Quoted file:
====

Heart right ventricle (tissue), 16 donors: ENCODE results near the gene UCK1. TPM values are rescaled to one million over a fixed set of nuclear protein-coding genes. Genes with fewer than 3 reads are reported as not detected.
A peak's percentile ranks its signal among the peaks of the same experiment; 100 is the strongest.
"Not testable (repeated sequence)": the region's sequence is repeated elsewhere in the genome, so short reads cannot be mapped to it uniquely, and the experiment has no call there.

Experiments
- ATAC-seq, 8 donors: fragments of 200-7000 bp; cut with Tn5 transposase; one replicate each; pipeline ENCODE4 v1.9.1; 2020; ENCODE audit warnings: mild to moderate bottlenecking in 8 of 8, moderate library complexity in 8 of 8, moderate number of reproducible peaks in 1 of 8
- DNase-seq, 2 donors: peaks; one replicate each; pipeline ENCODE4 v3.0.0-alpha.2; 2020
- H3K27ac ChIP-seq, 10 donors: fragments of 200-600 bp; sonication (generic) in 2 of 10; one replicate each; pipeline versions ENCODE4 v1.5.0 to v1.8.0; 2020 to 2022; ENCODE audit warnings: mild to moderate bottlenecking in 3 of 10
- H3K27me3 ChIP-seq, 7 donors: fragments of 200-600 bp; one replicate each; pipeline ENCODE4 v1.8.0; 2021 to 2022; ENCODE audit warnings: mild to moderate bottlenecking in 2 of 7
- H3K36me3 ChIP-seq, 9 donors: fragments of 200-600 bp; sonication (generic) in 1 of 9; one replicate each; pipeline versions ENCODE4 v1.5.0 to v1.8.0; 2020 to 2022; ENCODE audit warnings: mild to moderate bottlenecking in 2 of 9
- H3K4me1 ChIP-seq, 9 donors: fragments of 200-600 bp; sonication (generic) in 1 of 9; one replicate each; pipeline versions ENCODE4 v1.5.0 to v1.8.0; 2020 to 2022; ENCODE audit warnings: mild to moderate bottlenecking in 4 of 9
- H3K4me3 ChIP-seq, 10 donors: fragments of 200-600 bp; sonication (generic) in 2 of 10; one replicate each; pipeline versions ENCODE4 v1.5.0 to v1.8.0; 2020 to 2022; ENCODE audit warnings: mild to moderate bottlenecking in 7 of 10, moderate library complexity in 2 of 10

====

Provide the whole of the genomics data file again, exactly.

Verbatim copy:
Heart right ventricle (tissue), 16 donors: ENCODE results near the gene UCK1. TPM values are rescaled to one million over a fixed set of nuclear protein-coding genes. Genes with fewer than 3 reads are reported as not detected.
A peak's percentile ranks its signal among the peaks of the same experiment; 100 is the strongest.
"Not testable (repeated sequence)": the region's sequence is repeated elsewhere in the genome, so short reads cannot be mapped to it uniquely, and the experiment has no call there.

Experiments
- ATAC-seq, 8 donors: fragments of 200-7000 bp; cut with Tn5 transposase; one replicate each; pipeline ENCODE4 v1.9.1; 2020; ENCODE audit warnings: mild to moderate bottlenecking in 8 of 8, moderate library complexity in 8 of 8, moderate number of reproducible peaks in 1 of 8
- DNase-seq, 2 donors: peaks; one replicate each; pipeline ENCODE4 v3.0.0-alpha.2; 2020
- H3K27ac ChIP-seq, 10 donors: fragments of 200-600 bp; sonication (generic) in 2 of 10; one replicate each; pipeline versions ENCODE4 v1.5.0 to v1.8.0; 2020 to 2022; ENCODE audit warnings: mild to moderate bottlenecking in 3 of 10
- H3K27me3 ChIP-seq, 7 donors: fragments of 200-600 bp; one replicate each; pipeline ENCODE4 v1.8.0; 2021 to 2022; ENCODE audit warnings: mild to moderate bottlenecking in 2 of 7
- H3K36me3 ChIP-seq, 9 donors: fragments of 200-600 bp; sonication (generic) in 1 of 9; one replicate each; pipeline versions ENCODE4 v1.5.0 to v1.8.0; 2020 to 2022; ENCODE audit warnings: mild to moderate bottlenecking in 2 of 9
- H3K4me1 ChIP-seq, 9 donors: fragments of 200-600 bp; sonication (generic) in 1 of 9; one replicate each; pipeline versions ENCODE4 v1.5.0 to v1.8.0; 2020 to 2022; ENCODE audit warnings: mild to moderate bottlenecking in 4 of 9
- H3K4me3 ChIP-seq, 10 donors: fragments of 200-600 bp; sonication (generic) in 2 of 10; one replicate each; pipeline versions ENCODE4 v1.5.0 to v1.8.0; 2020 to 2022; ENCODE audit warnings: mild to moderate bottlenecking in 7 of 10, moderate library complexity in 2 of 10